Off to School

Jacob and I joined the parade of parents and kids walking to school this morning in our neighborhood. Down the sidewalk we all trooped - the kids with their shiny new shoes and backpacks, and the parents with their Target bags of tissues and other various school supplies.

I have to admit that I was feeling very anxious about the new school year. It seemed to me that the new year held for the boys the potential of being almost as big of an adjustment as our initial move did. Well, not for Jericho, really, who changes classes all day, and is used to having familiar faces sprinkled throughout his day. Jacob was my main concern, as he is in one class all day, every day. Considering that there are three sixth grade classes at his school, he had a pretty good chance that he would not be in the same class with his "only friend" Josh. Obviously he would still know some people, but I (and he) wanted his year to start as easily as possible. In essence, I just wanted him to be happy.

Fortunately, he is in the same class with Josh, and that did make him very happy. He was able to go into his room this morning with more confidence and more security than he would have had otherwise.

I am sure that there are not many people who would argue against this desire of mine for things to go well for my kids. I think it's natural for parents to want the best for their children, and to do what we can to create and maintain good situations for them.

However, at the same time that I write this, I am a little troubled by it. In short, I am having a mental wrestling match between justifying this attitude, and a quote I read last week during our trip. The quote came from the most recent copy of the "Today's Christian Woman" magazine. It was in the middle of an article by Helen Lee on "Missional Moms", which in a nutshell means outreach-oriented moms. The author of the article was talking about different moms worked to minister to their community, and described how one family moved away from their very nice neighborhood of Naperville, Illinois, to a neighborhood described as "low-income" and "under-resourced". The article stated that the biggest concern the parents had about this move was the impact it would have on their children, as they of course wanted a safe situation and high-quality educations for their children. However, "they felt that giving those values top priority would make it difficult to embrace a more missional attitude of loving those who need Christ the most." Then the mom refers to someone named Dave Goetz, author of a book called Death by Suburb. "Dave said the number one toxin in suburbia is that we live through our children, and that their success has become our measure of success. We have to be able to let go of that, and be okay with our kids not having the best, and being the best, and doing the best. Other qualities, such as compassion and a deeper connection to God, are even more important."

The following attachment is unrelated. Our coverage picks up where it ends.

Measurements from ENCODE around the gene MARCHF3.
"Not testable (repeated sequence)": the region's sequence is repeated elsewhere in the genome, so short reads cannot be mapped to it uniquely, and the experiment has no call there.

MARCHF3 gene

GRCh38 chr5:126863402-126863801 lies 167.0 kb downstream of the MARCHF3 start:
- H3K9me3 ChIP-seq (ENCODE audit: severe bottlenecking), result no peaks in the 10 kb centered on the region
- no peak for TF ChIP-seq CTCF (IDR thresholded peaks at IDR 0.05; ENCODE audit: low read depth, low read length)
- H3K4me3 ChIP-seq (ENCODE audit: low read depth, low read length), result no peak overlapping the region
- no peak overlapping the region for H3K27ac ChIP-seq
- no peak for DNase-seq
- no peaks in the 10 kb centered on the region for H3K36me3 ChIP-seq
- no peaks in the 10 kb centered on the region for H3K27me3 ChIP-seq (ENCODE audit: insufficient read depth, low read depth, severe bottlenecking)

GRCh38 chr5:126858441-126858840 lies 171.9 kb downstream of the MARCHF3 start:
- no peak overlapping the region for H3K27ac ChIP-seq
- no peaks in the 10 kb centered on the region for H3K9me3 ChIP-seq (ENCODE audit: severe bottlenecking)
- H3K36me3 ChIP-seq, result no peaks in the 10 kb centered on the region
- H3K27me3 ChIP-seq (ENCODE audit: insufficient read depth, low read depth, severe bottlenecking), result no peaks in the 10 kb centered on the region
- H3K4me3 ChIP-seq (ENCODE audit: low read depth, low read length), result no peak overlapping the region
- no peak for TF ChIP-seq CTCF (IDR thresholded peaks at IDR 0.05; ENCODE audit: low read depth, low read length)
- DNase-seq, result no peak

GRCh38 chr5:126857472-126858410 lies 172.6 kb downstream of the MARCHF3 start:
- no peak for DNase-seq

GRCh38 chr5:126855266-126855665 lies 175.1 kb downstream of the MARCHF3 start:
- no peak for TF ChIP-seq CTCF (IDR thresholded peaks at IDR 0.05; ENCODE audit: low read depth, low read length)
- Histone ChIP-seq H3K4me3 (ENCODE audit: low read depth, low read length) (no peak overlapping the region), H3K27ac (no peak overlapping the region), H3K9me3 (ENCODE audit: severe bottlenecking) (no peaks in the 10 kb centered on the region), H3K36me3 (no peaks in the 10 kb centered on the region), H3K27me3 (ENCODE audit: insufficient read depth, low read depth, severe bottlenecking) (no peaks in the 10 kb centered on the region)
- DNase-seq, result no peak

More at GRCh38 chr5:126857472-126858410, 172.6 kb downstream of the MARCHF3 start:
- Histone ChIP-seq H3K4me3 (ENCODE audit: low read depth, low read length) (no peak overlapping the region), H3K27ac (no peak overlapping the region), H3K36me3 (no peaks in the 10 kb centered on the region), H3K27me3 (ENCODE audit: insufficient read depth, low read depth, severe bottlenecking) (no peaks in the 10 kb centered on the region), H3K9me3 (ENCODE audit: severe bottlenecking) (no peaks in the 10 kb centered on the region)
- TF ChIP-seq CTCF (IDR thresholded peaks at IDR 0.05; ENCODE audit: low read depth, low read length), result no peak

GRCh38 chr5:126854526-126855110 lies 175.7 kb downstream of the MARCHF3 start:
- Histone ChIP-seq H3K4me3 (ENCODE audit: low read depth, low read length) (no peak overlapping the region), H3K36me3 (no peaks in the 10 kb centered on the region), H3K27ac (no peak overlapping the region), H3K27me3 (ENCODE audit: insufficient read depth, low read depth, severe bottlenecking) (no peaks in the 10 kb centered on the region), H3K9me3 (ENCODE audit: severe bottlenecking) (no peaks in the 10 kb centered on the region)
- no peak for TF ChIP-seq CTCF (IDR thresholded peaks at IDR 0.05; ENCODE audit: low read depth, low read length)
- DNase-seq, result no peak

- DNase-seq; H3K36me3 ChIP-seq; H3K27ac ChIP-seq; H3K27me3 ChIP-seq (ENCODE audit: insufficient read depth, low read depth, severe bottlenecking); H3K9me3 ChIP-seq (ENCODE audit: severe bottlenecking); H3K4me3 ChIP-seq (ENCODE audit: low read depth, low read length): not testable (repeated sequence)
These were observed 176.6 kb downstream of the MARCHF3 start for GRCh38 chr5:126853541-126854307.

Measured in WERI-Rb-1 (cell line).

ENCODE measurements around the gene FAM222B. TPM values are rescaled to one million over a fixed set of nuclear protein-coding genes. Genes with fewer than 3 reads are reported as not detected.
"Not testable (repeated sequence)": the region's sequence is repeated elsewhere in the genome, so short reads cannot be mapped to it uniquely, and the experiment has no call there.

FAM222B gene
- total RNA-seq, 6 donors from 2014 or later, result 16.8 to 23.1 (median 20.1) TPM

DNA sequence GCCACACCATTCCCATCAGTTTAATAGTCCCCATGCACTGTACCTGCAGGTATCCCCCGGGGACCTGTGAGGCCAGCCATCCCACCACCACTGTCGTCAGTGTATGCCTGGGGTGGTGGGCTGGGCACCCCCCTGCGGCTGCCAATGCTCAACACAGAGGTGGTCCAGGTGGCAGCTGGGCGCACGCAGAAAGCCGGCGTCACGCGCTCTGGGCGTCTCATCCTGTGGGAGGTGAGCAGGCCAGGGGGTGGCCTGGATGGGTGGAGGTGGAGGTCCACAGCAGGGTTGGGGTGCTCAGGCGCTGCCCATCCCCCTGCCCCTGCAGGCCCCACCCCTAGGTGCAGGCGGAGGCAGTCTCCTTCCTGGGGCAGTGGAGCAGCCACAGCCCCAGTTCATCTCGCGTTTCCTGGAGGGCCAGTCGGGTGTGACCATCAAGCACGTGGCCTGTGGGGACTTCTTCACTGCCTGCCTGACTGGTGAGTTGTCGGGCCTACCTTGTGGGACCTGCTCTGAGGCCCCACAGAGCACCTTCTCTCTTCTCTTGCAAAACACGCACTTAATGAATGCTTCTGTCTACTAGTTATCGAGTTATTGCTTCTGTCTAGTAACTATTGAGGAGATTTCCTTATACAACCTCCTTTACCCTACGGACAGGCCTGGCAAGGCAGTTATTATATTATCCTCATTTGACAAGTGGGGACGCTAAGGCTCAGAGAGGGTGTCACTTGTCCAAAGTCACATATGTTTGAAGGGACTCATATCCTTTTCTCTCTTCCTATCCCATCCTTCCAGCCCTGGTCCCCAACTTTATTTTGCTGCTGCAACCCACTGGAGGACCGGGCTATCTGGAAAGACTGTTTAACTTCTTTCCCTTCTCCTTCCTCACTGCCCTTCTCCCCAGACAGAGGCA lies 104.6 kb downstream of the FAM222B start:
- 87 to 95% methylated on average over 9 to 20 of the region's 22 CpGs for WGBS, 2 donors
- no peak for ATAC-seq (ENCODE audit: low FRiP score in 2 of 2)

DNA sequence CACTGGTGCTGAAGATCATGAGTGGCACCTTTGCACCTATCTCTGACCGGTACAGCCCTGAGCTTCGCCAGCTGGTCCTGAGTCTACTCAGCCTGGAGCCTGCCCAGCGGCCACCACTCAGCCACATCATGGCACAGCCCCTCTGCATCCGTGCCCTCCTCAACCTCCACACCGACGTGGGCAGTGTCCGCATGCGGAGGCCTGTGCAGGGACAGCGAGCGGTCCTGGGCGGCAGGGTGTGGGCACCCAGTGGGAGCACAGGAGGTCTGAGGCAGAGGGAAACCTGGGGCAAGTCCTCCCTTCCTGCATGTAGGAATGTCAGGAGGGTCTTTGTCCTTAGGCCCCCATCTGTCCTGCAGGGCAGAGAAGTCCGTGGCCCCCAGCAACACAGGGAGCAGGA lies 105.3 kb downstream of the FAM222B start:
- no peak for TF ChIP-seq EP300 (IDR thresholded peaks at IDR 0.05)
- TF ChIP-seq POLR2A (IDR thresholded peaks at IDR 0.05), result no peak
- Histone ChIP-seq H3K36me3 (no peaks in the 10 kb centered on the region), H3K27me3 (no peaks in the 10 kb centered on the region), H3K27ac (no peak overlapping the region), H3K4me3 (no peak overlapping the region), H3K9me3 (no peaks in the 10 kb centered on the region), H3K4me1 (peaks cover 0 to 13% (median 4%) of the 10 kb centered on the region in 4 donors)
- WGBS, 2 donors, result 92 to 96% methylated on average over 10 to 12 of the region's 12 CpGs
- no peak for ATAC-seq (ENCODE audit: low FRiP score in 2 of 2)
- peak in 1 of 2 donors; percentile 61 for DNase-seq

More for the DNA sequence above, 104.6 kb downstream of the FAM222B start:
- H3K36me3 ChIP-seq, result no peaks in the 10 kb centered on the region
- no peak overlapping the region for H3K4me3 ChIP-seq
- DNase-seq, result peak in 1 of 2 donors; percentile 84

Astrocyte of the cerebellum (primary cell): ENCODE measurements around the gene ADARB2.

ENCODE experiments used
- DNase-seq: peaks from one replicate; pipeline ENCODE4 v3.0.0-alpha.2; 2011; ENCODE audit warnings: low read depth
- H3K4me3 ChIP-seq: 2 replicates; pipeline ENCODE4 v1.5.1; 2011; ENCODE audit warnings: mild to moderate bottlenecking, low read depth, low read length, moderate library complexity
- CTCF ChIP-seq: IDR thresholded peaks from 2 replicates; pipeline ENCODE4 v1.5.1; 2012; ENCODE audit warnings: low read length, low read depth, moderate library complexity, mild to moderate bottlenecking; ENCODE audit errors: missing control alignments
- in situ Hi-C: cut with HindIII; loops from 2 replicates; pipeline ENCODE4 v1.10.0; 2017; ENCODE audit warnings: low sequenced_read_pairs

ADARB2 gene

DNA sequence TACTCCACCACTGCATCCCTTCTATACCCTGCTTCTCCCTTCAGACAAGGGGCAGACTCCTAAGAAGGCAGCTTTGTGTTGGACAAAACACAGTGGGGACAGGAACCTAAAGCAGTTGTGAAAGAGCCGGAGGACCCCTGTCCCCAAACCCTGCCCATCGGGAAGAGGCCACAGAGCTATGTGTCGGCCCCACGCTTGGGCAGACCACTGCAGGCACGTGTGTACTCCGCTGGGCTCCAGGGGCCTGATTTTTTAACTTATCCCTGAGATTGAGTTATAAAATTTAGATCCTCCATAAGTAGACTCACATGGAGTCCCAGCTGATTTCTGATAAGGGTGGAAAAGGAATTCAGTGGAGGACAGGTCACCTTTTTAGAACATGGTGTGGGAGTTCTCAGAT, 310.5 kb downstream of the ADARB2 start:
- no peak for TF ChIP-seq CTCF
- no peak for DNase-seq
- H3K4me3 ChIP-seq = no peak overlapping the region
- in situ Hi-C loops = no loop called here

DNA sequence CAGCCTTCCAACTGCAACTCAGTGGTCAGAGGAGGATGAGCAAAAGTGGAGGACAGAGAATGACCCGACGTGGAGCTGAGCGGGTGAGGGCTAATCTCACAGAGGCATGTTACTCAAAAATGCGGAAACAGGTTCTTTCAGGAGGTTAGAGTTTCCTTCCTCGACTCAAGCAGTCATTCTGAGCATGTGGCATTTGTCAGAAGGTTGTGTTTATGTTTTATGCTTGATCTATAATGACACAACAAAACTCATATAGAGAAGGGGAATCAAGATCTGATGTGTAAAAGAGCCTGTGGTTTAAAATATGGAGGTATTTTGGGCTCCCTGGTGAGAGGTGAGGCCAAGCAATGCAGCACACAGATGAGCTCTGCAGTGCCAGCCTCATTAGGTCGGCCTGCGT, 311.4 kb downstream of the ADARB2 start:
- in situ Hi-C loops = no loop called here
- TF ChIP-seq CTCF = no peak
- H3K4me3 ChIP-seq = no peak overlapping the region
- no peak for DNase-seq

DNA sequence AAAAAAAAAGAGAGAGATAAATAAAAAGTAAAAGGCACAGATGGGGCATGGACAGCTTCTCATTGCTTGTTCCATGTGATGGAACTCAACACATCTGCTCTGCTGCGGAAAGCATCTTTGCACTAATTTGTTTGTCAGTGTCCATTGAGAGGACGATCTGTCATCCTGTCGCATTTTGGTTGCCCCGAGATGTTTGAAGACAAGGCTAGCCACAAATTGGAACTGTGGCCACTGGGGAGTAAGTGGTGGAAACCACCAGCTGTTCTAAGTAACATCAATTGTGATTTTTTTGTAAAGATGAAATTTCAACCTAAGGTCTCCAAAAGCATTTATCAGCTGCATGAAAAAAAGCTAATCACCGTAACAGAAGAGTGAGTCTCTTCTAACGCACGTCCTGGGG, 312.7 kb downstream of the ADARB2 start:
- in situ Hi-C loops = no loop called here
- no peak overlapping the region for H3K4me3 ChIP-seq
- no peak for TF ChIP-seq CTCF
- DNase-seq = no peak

Wow. Now that is a thought-provoking statement. I'm still chewing on that one - even as I just today sent my kids off to schools that are among the best, in a school district that is considered to be among the best, content that they are in situations that are good for them, and make them happy.

But are they compassionate? Do they have a deeper connection to God? Do they have a sense of loving those who need Christ the most?

Serious questions to consider on this evening after the first day of school.

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